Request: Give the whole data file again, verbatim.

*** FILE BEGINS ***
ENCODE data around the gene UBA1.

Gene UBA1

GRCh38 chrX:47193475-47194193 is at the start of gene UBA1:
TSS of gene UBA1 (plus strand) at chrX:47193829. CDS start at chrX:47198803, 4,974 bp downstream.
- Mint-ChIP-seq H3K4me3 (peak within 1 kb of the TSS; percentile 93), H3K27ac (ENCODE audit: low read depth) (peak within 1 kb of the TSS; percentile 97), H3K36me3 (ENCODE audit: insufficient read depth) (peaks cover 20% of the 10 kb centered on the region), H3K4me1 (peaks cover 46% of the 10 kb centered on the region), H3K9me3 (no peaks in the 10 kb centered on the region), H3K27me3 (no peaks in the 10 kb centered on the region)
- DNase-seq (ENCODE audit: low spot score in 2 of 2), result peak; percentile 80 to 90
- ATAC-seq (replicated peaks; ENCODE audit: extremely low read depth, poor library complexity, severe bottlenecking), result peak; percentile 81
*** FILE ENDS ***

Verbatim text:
ENCODE data around the gene UBA1.

Gene UBA1

GRCh38 chrX:47193475-47194193 is at the start of gene UBA1:
TSS of gene UBA1 (plus strand) at chrX:47193829. CDS start at chrX:47198803, 4,974 bp downstream.
- Mint-ChIP-seq H3K4me3 (peak within 1 kb of the TSS; percentile 93), H3K27ac (ENCODE audit: low read depth) (peak within 1 kb of the TSS; percentile 97), H3K36me3 (ENCODE audit: insufficient read depth) (peaks cover 20% of the 10 kb centered on the region), H3K4me1 (peaks cover 46% of the 10 kb centered on the region), H3K9me3 (no peaks in the 10 kb centered on the region), H3K27me3 (no peaks in the 10 kb centered on the region)
- DNase-seq (ENCODE audit: low spot score in 2 of 2), result peak; percentile 80 to 90
- ATAC-seq (replicated peaks; ENCODE audit: extremely low read depth, poor library complexity, severe bottlenecking), result peak; percentile 81